Lately, my kitchen lately looks less like a place for dinner prep and more like a science lab. I blame it on my sister, Anita, who shared her recent health benefit discovery of cultured (fermented) foods. She shot over a recipe and after looking at it, I realized I had everything in my fridge to experiment. Anita shared the idea of using glass jars in lieu of crocks. Brilliant!! I had two one-gallon jars from my summer jag of Thai tea. (After seeing the added dye it was quickly nixed.)
With serious reservations, I made her mild vegan kimchi recipe (no anchovies please) and within a week, became a believer. That happened in August. Since then I’ve made over a dozen different ferments and helped my daughter Sam recover her digestion (see the link below.)
Who ferments food?
Fermented foods helped homesteaders, Amish and many people the world over preserve a bountiful crop through winter. My dad was one of these back in the day. We bought one or two crocks and attempted pickles and sauerkraut. The flavor of the latter I have searched for all of my life.
My husband, Jack, is a go-along-get-along kind of guy, even when it comes to food (lucky me!) He didn’t seem to mind the strange looking jars filled with vegetables and bubbling liquid doing strange and wonderful things. The pickled radishes which started out red, then turned pink and then whitish, he said looked like eyeballs. (That did bother him.)
A gallon of Kombucha that was happily working on my kitchen counter this warm fall, took on a different look one day after a cold snap. The SCOBY had fallen to the bottom of the gallon jar. We keep our house pretty chill in winter and two days searching for a warm place didn’t result in a floating SCOBY, until I set it in the warmest place in the house in winter: My office.
The next day, the SCOBY hung sideways until the brewing cycle completed. And I now write from my office/lab. Since then, all the kvass, water kefir, and 1st & 2nd ferment Kombucha are living in here with me. I’d like to tell you it isn’t crowded in here, but when I tell you that there are billions of bacteria sharing my space, the comment takes on a different quality. So, I have strange mascots to inspire my writing these days.
It makes me happy to ferment interesting (if odorous) food and improving the health of family members. It helped Jack recover his sometimes fickle immune system. We don’t have scientific measurements (for that you’d want to follow David Perlmutter’s work) but we’re excited enough to share it with anyone in our circle brave enough to try it. It’s been met with a mix of interesting responses from “Wow, I love this, I want to buy it!” to “I’m afraid to eat this” and, “It makes me gag.”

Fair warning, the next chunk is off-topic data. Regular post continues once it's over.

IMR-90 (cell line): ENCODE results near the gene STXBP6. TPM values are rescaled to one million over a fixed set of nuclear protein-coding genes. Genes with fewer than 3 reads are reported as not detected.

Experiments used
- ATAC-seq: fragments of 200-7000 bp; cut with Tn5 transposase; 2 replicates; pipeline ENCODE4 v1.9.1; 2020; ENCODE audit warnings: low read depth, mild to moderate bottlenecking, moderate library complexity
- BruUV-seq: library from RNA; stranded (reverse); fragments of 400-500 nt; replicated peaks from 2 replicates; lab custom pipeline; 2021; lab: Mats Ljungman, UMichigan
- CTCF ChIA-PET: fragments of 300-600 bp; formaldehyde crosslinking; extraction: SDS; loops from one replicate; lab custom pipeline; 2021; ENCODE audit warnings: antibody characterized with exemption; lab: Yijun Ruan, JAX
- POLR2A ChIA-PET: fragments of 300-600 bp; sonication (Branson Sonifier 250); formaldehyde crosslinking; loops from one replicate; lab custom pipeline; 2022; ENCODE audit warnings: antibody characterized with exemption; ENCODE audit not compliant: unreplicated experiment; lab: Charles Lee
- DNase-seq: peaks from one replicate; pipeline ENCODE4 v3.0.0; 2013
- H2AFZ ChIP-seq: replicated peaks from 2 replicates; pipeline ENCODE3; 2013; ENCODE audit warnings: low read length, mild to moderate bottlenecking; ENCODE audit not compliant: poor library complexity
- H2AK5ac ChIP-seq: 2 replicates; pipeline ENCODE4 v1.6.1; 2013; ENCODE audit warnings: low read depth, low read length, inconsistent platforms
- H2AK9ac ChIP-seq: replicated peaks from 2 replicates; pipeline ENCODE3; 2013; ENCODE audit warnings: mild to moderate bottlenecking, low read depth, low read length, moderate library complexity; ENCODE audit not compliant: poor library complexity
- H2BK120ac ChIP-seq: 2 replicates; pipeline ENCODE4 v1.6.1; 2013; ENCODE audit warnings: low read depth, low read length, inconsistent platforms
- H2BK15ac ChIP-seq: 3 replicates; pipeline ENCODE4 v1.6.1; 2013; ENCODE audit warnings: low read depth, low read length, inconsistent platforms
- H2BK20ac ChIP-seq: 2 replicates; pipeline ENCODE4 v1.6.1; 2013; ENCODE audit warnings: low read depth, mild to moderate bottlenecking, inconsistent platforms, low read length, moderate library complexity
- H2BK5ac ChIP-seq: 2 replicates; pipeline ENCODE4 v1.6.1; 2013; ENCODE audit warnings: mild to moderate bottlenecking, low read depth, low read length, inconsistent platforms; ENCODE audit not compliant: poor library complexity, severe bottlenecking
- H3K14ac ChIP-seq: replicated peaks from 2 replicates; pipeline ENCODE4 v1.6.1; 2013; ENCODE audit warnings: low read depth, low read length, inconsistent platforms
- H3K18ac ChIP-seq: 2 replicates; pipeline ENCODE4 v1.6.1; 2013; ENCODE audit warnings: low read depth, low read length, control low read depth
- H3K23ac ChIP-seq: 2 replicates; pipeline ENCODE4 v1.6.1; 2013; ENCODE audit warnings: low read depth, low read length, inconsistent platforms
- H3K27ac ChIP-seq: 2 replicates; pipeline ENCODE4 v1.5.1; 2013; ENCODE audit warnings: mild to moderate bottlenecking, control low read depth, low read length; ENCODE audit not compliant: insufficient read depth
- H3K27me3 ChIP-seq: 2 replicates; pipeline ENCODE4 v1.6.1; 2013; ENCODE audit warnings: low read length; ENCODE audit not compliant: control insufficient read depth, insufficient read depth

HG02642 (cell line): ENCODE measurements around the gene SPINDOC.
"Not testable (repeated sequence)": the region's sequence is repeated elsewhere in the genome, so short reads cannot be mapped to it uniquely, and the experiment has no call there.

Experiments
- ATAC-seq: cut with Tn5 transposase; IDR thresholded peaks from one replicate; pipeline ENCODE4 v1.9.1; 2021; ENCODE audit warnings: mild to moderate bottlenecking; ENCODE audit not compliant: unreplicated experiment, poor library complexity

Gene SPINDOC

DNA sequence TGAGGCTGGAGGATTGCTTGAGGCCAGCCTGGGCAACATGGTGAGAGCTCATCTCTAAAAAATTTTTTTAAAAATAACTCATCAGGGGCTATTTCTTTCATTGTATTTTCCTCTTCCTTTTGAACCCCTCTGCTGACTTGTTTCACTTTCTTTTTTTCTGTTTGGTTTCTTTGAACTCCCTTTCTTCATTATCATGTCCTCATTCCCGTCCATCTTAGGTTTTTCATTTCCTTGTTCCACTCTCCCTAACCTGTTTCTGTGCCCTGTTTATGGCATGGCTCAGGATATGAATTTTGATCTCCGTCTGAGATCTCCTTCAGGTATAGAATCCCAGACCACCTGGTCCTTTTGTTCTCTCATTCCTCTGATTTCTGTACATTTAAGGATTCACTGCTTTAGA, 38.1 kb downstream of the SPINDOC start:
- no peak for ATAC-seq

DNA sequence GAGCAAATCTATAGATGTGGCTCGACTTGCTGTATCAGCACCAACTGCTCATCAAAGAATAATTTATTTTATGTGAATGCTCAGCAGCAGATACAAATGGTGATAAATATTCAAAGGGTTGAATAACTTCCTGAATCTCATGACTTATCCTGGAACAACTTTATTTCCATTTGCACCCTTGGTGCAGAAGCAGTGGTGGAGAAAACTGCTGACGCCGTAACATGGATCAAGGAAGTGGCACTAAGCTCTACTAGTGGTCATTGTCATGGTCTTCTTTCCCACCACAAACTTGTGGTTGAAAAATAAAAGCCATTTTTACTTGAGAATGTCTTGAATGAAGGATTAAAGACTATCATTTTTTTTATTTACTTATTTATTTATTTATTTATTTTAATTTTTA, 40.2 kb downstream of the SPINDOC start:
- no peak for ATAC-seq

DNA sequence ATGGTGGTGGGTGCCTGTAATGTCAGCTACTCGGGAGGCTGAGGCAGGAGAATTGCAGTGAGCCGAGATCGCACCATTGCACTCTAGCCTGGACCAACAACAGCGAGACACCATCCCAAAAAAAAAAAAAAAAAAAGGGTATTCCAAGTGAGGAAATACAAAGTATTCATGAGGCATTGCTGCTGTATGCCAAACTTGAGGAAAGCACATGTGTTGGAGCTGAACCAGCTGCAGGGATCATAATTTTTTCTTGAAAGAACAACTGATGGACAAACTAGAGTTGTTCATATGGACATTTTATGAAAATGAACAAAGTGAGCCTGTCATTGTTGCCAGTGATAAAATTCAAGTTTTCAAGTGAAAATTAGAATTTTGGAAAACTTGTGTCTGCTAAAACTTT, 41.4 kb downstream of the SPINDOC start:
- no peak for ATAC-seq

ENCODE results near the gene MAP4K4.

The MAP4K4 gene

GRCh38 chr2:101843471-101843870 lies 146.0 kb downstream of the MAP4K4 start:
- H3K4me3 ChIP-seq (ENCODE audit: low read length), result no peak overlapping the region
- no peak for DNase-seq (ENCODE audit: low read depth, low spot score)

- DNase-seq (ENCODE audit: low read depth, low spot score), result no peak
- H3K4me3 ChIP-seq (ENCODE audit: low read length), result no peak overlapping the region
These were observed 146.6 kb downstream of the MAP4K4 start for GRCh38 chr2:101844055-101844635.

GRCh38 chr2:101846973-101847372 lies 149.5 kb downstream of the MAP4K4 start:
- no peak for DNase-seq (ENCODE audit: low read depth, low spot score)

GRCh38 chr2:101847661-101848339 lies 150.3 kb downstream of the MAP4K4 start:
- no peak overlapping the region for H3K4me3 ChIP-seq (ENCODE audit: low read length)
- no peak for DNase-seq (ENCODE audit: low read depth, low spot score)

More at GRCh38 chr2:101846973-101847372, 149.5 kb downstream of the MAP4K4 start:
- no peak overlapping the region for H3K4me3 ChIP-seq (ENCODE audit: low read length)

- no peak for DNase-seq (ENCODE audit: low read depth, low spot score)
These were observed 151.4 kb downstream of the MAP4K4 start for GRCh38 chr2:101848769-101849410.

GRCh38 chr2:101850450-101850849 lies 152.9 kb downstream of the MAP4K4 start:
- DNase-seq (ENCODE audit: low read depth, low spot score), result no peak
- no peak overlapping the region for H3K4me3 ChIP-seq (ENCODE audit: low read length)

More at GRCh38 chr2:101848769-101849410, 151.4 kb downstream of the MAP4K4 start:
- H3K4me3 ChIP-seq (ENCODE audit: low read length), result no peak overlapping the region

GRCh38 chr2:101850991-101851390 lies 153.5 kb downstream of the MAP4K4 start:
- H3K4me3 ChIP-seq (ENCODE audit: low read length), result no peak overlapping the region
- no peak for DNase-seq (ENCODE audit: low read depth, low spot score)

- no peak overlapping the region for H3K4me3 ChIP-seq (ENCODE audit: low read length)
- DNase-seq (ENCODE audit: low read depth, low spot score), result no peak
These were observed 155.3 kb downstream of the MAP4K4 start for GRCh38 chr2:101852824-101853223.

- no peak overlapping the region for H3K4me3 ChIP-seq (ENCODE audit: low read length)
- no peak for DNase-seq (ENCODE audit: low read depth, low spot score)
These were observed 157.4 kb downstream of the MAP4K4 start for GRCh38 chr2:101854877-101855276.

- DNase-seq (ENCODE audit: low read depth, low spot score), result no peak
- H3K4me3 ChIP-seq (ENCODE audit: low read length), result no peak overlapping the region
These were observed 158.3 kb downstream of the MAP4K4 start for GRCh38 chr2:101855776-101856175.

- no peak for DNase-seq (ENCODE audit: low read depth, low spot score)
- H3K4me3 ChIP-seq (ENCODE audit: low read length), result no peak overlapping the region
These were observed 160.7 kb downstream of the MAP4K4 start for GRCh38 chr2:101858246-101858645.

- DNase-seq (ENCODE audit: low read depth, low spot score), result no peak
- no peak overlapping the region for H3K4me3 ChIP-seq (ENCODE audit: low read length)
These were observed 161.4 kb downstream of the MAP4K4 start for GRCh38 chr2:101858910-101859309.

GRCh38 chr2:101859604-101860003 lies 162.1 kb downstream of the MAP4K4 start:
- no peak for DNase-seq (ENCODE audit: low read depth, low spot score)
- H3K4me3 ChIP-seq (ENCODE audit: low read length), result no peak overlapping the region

Certainly Kimchi is an acquired taste, unless you grew up an adventurous eater, like my daughter Sam. But there are hundreds of ways to go about ingesting fermented foods. Not only that, after talking to Katie Courage who’s writing the book Cultured due out next year, the resulting food from wild fermentation contains the most diverse and beneficial probiotic qualities. It has been said, “Superior to what you’d find on the probiotic shelf of your local health food store shelf.”
What does this mean for you?
In a world where the general population’s health is in serious jeopardy, and escalating medical costs are the number one reason for bankruptcy in this country, it’s time we take charge of our own well being. Not medicating our illnesses, but becoming well. It all starts in the gut, where most of your immune system lives.
Since we’ve begun eating this, Jack has not been sick even when surrounded by sick people, nor have I. My daughter bounces back faster than ever. These are just our observations. Try it and see what your experience is. Cultured food is definitely a strange step in the right direction.
You can see a lot more by joining the Facebook groups called Wild Fermentation and Wild Fermentation Uncensored.
I’d love to hear your comments. If you happen to be a fermentista, please let’s connect and share notes.